Defense Secretary Donald H. Rumsfeld yesterday announced creation of a force of about 2,600 highly specialized Marines intended to address a shortage of elite troops available for counterterrorist operations and other missions requiring exceptional skills.
But in a marked departure for the fiercely self-reliant Corps, the new contingent will report not to the Marine leadership but to the multi-service command responsible for other Special Operations troops.
The move follows months of difficult negotiations between the Marines and Special Operations community. For years, the Marine Corps has resisted joining the Army, Navy and Air Force in ceding permanent control of a segment of its forces to Special Operations Command, known as Socom.
Rumsfeld has pushed the Marines to set aside their traditional sense of separateness and help Socom expand the number of troops under its direct management. After rejecting previous proposals that fell short of a full integration of the Marines into Socom, Rumsfeld approved the new structure at a meeting Friday that included Marine Corps Commandant Michael W. Hagee and Army Gen. Bryan D. Brown, the head of Socom.
A senior Marine officer, in an interview yesterday, attributed his service's change of mind to a recognition that the new arrangement could afford a larger role for Marines in U.S. counterterrorism efforts.
"We finally came to the realization that unless we were a full partner in U.S. Special Operations Command, we probably weren't making maximum use of the Marine Corps's capability," said Lt. Gen. Jan C. Huly, deputy Marine commandant for plans, policies and operations. He added that Rumsfeld's interest in the issue "has certainly brought us along."
Under the agreement, the new Marine component will consist of three elements.
The largest element, made up of two battalions and a regimental headquarters, will serve as the operational force. A second element of about 400 Marines will be responsible for support functions and will include intelligence analysts, logistics specialists, dog handlers, interrogators and interpreters. A third element, also about 400 strong, will provide small teams for training foreign militaries.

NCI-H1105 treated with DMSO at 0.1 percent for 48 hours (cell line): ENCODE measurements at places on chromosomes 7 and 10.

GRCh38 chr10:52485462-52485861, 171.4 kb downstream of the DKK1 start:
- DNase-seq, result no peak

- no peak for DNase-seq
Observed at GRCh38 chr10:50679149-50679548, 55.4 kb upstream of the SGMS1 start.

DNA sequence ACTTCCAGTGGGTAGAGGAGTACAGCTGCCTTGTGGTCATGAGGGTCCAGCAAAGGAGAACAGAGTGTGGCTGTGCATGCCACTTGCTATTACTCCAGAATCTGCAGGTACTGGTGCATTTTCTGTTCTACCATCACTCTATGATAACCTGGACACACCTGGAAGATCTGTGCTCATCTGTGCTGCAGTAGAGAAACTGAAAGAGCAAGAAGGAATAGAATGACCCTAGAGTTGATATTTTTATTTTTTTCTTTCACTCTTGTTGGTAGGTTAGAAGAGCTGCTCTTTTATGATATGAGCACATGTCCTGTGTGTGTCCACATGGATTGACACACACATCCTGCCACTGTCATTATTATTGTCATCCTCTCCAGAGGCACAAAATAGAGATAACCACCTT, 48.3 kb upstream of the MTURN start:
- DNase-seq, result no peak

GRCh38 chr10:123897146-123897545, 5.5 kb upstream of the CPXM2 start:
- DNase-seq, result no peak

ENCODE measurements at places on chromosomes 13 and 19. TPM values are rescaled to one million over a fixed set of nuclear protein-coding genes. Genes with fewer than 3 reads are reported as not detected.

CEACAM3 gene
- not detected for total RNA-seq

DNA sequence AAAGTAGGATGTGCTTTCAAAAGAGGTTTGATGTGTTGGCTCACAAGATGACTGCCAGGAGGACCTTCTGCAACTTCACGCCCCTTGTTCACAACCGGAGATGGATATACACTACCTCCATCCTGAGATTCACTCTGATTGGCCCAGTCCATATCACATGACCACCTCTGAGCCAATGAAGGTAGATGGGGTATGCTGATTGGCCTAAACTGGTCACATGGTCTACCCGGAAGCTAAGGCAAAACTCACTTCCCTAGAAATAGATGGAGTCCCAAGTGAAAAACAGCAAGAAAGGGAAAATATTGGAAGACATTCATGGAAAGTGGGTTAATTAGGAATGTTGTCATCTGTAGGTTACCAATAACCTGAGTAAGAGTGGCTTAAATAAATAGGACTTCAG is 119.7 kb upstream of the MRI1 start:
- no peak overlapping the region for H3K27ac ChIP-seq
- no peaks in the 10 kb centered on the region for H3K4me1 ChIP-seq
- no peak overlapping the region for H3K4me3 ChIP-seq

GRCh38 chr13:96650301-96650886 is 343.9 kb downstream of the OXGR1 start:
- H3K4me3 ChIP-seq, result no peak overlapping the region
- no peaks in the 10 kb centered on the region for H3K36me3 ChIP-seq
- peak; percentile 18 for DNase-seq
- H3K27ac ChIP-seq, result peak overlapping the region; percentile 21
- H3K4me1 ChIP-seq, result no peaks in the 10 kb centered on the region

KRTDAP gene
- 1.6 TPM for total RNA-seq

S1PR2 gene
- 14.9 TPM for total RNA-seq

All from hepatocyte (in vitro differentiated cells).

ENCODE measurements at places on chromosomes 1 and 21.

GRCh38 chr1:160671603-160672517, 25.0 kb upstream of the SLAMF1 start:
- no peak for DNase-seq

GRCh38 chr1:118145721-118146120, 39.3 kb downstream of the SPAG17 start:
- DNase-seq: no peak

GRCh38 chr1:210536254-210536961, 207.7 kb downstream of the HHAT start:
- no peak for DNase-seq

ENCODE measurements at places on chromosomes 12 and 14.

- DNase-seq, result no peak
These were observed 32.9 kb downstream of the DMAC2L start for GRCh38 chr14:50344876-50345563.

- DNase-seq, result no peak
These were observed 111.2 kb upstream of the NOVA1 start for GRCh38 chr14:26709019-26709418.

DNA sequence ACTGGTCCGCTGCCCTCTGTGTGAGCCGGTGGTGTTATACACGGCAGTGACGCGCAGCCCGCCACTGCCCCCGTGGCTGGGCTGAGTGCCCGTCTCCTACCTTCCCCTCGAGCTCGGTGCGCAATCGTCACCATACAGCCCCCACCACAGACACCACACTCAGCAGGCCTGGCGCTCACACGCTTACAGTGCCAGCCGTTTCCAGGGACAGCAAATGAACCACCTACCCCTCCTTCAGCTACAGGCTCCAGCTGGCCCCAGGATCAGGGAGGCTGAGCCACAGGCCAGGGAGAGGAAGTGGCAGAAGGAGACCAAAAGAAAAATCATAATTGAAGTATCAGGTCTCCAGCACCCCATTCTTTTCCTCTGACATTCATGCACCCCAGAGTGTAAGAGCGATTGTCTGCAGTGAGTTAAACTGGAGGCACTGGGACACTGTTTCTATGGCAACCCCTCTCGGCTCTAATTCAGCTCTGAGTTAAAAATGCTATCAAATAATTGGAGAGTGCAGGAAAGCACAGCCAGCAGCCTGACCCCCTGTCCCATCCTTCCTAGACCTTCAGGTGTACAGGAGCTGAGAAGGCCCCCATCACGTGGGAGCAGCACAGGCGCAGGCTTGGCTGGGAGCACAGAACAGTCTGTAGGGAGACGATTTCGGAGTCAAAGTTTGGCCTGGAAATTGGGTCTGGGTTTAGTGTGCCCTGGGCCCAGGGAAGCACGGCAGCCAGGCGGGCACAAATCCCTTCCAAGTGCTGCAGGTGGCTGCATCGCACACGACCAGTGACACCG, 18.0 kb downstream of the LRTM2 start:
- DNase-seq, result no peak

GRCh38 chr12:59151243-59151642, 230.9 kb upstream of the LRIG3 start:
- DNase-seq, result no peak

The bulk of the new force will be based at Camp Lejeune, N.C., and one battalion will be located at Camp Pendleton, Calif. The force will be led initially by Marine Brig. Gen. Dennis J. Hejlik.
Socom was established in 1986 to end the practice of creating and using Special Forces on an ad hoc basis. The command today oversees the organizing, training and equipping of such highly skilled troops as the Army Rangers and Green Berets, the Navy SEALs and the Air Force AC-130 gunship fleet.
By contrast, the Marines have tended to see themselves as a general-purpose force. But they have developed some capacity to conduct special operations, ranging from the emergency evacuation of noncombatants to the stealthy capture of enemy fighters. Teams with these capabilities have typically been included in the Marine Expeditionary Units, or MEUs, that regularly deploy around the world.
The new agreement calls for such teams to be provided in the future by Socom. The Marines will supply Socom with forces that are trained to "Marine standards," and Socom will provide additional training and equipment relevant to special operations.
After a MEU deployment ends, the Marine Special Operations teams will return to Socom, rather than dispersing across the rest of the Marine Corps, which has been the practice. That means many Marines assigned to the new teams will end up spending much of their military careers there.
"We're not going to put individuals into these units and then move them out quickly," Huly said. "We need to get a return on the investment that an individual is going to receive."
Yesterday's announcement represented the most significant breakthrough in a relationship between the Marines and Socom that began changing shortly after the Sept. 11, 2001, attacks. In November 2001, the Corps agreed to boost liaison officers at Socom. A year later, the Marines lent Socom an 86-man unit known as Detachment 1 that deployed to Iraq in late 2003 and early 2004, working with other Special Operations forces.
Entering talks with Socom last fall about expanding such missions, the Corps had hoped not to give up permanent control of its specialized units and offered instead to continue lending them on an as-needed basis. But Socom pressed for direct management.
Even with the addition of the Marine contingent, Socom says more Special Operations forces will be needed. It received earlier authorization to increase its ranks another 2,300 troops over four years, to 52,000.
"These 2,600 Marines will not answer the total growth requirement of Special Operations Command over the next several years," said Vice Adm. Eric T. Olson, Socom's deputy commander. "But they're an immediate boost that will be employable in the near- and mid-term in important ways."
Rumsfeld has made no secret of his frustration at how long it has taken to negotiate the entry of the Marines into Socom. After a visit to Socom headquarters on Oct. 11, he said the talks had gone "painfully" slowly. "Forever, it's taken," he told troops at MacDill Air Force Base in Tampa. "I will be 85 before it's finished, I'm afraid."